Since my favorite baguette before I left was at Bouchon Bakery, and I was in Beverly Hills for a Yelp Event, I stopped by to get one. After three years of eating baguette tradition in France, this was more like a regular baguette.

I was thankful for a decent crust, proper air pockets, and good flavor after the previous shop.

The baguette I got from Bottega Louie was twice as expensive but better in all aspects from crust to interior and much bigger. Since it is so close to two metro stops, this easy and pricey choice is one of my favorite baguettes in Los Angeles.

Bread Lounge is another of my favorites; they not only bake a wonderful baguette, complete with crackling crust and airy interior, but it is about half the cost of the baguette at Bottega Louie. Bread Lounge is in an industrial part of town, so not easy to access with public transportation, but easy to find parking if you are driving. The loaf doesn’t have the toothy chew of the Bottega Louie baguette, but the crust has a nice crunch.

Another favorite is the baguette from Clark Street Bread, available now only at the Grand Central Market in DTLA (and various restaurants around town) until their shop opens in Echo Park. At $3.50, their price is in line with Bread Lounge, and although the crust needed a bit of crisping in the oven, the interior has the chewy texture I like, and the aroma of the loaf belies the quality ingredients used in its formation.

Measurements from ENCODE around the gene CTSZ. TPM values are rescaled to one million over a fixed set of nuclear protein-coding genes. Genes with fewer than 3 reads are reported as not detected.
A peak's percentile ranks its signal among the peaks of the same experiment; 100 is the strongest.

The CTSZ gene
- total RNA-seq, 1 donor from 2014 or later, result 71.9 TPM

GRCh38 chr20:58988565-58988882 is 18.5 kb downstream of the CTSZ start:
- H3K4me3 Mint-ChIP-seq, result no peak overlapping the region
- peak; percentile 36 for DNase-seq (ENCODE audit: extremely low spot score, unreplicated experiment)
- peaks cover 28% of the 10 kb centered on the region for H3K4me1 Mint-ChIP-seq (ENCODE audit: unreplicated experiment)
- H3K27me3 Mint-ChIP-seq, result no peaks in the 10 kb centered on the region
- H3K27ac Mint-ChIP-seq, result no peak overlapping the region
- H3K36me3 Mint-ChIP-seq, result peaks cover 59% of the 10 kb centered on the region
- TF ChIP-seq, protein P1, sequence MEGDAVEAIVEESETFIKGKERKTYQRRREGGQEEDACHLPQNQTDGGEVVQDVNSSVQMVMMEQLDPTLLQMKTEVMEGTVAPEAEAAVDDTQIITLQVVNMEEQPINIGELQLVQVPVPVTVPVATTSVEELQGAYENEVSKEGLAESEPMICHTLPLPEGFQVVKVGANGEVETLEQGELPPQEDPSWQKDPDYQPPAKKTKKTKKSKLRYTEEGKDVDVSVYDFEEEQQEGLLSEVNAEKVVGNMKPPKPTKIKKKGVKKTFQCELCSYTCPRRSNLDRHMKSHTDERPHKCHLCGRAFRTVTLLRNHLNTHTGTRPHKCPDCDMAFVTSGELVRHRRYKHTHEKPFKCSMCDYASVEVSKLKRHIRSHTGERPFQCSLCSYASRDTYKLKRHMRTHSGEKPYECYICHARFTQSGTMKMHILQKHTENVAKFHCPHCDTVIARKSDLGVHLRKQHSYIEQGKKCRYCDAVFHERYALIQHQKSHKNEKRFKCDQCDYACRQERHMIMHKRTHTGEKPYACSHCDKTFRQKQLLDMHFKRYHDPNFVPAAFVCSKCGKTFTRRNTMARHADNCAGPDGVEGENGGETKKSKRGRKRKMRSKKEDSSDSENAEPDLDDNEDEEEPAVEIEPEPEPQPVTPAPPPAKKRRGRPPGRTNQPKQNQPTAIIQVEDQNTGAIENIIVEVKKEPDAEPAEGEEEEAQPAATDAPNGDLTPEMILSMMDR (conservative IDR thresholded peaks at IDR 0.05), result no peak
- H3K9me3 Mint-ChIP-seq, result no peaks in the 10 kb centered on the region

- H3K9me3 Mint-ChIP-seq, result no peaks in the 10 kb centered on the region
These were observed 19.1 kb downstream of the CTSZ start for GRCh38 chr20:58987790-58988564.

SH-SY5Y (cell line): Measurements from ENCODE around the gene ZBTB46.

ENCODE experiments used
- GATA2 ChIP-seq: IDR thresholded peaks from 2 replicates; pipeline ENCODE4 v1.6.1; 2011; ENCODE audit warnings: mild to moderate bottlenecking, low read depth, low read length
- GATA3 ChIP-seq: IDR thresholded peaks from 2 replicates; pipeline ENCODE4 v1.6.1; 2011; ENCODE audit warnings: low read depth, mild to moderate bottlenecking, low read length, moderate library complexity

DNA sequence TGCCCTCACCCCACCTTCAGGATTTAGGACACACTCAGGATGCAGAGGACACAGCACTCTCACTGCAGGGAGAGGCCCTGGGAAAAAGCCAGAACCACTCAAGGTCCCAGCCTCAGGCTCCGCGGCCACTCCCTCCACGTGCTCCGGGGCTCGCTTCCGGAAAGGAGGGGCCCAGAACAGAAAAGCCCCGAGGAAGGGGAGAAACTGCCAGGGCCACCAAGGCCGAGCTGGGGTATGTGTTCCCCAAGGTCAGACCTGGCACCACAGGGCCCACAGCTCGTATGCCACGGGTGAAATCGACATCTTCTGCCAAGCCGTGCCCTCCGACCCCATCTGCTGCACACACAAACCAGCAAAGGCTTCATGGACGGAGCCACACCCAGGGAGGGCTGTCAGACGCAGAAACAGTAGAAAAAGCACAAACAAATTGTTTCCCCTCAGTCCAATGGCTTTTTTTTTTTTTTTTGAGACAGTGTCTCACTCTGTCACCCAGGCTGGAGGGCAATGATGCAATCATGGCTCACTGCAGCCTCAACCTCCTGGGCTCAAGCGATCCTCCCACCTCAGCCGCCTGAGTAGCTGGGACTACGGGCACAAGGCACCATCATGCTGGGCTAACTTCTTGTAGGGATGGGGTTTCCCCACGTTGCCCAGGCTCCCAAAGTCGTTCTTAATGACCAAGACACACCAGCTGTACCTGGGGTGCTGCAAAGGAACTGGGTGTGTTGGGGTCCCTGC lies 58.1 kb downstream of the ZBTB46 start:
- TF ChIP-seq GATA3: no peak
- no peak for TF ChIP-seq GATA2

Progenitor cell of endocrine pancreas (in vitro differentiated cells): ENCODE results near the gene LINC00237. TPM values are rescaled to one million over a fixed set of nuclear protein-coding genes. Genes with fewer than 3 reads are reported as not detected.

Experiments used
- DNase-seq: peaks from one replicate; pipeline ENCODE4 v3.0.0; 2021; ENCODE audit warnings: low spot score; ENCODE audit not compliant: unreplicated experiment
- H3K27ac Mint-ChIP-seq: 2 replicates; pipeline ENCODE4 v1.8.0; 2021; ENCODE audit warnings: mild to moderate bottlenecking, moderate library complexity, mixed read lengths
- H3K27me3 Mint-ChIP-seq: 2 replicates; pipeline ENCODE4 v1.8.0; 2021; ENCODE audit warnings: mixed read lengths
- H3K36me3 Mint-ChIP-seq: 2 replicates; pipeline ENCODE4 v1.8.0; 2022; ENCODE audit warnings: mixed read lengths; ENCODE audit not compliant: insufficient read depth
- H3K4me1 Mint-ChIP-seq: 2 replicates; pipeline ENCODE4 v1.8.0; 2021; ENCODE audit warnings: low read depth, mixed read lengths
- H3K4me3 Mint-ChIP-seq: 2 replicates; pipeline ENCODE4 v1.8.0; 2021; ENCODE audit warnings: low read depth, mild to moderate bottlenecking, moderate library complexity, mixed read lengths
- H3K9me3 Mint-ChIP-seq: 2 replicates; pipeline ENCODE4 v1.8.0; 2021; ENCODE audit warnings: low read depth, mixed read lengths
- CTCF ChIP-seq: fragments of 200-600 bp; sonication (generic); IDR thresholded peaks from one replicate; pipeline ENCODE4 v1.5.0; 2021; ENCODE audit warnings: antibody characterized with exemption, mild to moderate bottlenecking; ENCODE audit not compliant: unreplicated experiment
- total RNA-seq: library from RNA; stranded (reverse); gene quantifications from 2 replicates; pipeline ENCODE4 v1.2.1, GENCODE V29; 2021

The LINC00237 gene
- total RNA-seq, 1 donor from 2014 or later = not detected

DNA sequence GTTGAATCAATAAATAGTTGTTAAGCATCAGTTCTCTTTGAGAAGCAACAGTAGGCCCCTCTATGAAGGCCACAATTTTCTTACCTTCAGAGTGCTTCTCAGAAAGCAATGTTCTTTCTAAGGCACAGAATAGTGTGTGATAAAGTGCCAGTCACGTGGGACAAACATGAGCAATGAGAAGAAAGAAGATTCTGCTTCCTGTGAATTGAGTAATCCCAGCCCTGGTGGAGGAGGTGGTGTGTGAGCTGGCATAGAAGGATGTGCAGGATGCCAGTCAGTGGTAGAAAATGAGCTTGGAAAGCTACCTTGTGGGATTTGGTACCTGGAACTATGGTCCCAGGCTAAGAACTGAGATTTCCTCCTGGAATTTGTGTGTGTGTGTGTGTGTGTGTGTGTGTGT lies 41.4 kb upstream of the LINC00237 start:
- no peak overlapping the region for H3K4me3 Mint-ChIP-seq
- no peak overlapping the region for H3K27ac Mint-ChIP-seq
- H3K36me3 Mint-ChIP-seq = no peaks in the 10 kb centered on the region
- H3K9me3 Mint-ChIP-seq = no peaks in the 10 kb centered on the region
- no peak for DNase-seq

As in many other aspects of life, there are tradeoffs, and happiness lies in finding a balance that works. I’m grateful to have several choices which make me happy. If I could combine the best of all my favorites, I would have the Bread Lounge crust combined with the chewier interior of Bottega Louie, and the flavor of the Clark Street baguette 🙂

A great bagel is nearly as rare as a great baguette, but for NYers looking for a taste of breakfast from home,  Belle’s Bagels is worth both the trek to Highland Park and the early morning journey (they sometimes sell out by noon or earlier on week-ends). Get a container or two of their Sierra Nevada Cream Cheese to complete your order and you will be set until they are open again (Thursday-Sunday).

In my hunt for bread, I found Float in Pasadena. They got rave reviews for their sandwich baguettes so I went for lunch and I agree, they have some of the best bread not for sale individually:) My friend ordered the tuna salad with avocado, lettuce, tomato, red onion, and whole grain mustard. She thought she could only finish half, but it was so good she ate it all.

I ordered the pastrami banh mi with hot pastrami, pickled daikon and carrots, cucumber, red onion and cilantro. It was a refreshing take on both a traditional banh mi and a regular pastrami sandwich which I thoroughly enjoyed and would order again any day. They also have floats as the name implies, but after their hearty sandwiches there was no room left in my stomach.

In the foodie mecca of the eastside, aka Eagle Rock, I saw Milkfarm‘s enormous cheese counter and was drawn inside like a moth to flame, or in my case a raclette to a heat source (here’s a video of how raclette is eaten). I saw a customer eating the turkey press and got one for myself:) It was made with turkey, roasted eggplant, roasted shallots, sundried tomatoes, pesto, kale, smoked mozzarella and fontina on multigrain. Even though it wasn’t on a baguette, I was absolutely happy.

Who wouldn’t be happy eating this?!??!?!

They also sell Bread Lounge Baguettes, so if I need a local quick baguette fix, I have a place to go!